The reason I chose to join the swim team at Occidental was linked to promises of a new pool.
As a walk-on, I did not have a formal recruiting trip. Instead, our old swim coach, Steven Webb, called me one afternoon in April asking me to swim for Occidental. On the phone call, he made many enticing promises about why I should join his team. The biggest and most exciting one was a brand-new, state-of-the-art aquatics facility that would be open by the first day of swim season my sophomore year.
That didn’t happen. The issue is not just about convincing college administrators that Occidental needs a new pool. It’s about convincing them to be transparent with the swim and water polo teams about when the pool will actually be complete.
As I’m sure you can probably surmise, having a swimming pool is a key element to practicing and training throughout the season. According to the National Collegiate Athletic Association’s (NCAA) swimming pool regulations, all collegiate pools suitable for competition must be 60 feet wide with eight 7-foot lanes. Taylor Pool only has six lanes; originally built in 1930, it remains one of the oldest collegiate competition pools still actively in use today for water polo and swimming. It’s clearly not in compliance with NCAA collegiate regulations.
As a result, Occidental’s administration has promised a beautiful new pool to swimmers and water polo players for generations. The school started construction in Fall 2017, and swimmers and water polo players — including myself — became ecstatic at the thought of a new pool.
Having a regulation-sized pool is critical not only for hosting swim meets and water polo matches but also for everyday practices. The current combined size of the men’s and women’s swim team is 44 swimmers and two divers.
Most Saturday mornings in the season, the swim team has one long practice that everyone attends. But this means that 44 swimmers are sharing just six lanes, putting seven athletes in five of the lanes and eight in the last one. As you can imagine, Saturday morning practices soon become chaotic and overcrowded. Instead of working on perfecting techniques and gliding through the water, swimmers are practicing in what feels like an open water environment. Having a new pool would allow the team to spread out and utilize these Saturday morning practices to their full potential.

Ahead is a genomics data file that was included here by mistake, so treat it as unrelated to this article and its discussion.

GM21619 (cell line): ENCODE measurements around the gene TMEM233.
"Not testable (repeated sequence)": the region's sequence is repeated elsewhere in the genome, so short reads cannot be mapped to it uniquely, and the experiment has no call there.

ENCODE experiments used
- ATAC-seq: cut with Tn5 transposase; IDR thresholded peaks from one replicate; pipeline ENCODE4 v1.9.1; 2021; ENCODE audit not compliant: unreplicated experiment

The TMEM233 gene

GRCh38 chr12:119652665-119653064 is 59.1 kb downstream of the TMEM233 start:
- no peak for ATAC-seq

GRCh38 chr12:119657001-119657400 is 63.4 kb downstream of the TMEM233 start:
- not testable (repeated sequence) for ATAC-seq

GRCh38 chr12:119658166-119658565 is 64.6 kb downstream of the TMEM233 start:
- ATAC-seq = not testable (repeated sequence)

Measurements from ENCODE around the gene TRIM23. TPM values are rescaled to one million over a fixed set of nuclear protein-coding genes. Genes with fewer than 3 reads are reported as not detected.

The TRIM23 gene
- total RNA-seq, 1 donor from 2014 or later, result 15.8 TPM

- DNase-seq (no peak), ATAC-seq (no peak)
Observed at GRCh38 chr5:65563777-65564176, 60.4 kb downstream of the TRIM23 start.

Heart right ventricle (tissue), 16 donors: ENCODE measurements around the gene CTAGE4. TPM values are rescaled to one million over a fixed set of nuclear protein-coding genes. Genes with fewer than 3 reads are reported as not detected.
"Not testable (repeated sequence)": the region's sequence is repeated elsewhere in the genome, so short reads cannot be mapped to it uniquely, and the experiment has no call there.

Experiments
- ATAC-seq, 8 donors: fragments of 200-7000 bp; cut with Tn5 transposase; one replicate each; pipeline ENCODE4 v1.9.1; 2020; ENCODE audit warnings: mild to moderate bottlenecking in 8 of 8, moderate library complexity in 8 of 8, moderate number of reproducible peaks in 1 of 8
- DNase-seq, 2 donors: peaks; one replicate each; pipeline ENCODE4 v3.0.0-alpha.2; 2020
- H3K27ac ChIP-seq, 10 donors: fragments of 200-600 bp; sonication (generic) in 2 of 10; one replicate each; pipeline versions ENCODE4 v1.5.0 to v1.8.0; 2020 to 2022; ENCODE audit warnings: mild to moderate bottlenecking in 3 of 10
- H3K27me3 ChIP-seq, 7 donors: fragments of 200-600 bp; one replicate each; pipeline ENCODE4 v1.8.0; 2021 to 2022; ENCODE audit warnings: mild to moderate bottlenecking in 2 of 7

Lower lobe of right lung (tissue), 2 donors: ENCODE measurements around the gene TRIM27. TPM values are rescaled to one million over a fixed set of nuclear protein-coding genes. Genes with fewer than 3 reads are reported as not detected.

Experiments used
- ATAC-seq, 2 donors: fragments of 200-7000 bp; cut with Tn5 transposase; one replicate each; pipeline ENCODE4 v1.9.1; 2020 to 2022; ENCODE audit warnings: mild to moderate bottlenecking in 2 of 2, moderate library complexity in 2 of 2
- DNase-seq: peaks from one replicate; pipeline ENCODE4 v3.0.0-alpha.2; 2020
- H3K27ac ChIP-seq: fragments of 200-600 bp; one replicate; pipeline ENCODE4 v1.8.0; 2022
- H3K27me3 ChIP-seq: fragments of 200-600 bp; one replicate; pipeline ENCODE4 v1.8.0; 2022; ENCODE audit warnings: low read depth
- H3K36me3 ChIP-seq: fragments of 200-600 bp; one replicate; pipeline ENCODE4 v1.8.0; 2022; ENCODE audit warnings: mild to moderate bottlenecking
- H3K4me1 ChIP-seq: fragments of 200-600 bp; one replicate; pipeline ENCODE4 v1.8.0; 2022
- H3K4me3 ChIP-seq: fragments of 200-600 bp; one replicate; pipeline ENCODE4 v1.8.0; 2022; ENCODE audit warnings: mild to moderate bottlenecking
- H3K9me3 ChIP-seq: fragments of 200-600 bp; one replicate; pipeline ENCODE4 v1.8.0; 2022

Swimming is unlike other collegiate sports because our men’s and women’s teams practice together. The only other sport that mirrors our roster size and combined practices is the track and field team. Yet, unlike the swimming pool, the track was resurfaced last winter in preparation for track and field’s upcoming season.
Between the scandal with the donors of the pool and multiple rain delays, the construction of the new De Mandel Aquatic Center has not followed the intended schedule. The swim team was promised the new pool by the start of our season, with many tri-meets planned as a result of this incredible new complex. However, the administration has failed to follow through with its promises of a new pool this season. The most frustrating part about this entire endeavor is how long the school has postponed the new pool.
For me, the issue with the new De Mandel Aquatic Center is not the delay but the lack of transparency with the team. When I decided to walk on to the Occidental women’s swim team as a first year, I was told the new pool would be completed by the fall of my sophomore year. As a junior, I am disillusioned by any promised end dates due to the lack of clear communication between the administration and the athletes.
If the administration wants to regain the trust of the swim team, they must increase their transparency in regards to the pool: just tell us what’s going on. I understand why the pool has been delayed, but it would be nice to know the specific time it will open — if it ever will be. That way, we all have something to look forward to.
Elizabeth Brewer is a junior English and Politics double major. She can be reached at firstname.lastname@example.org.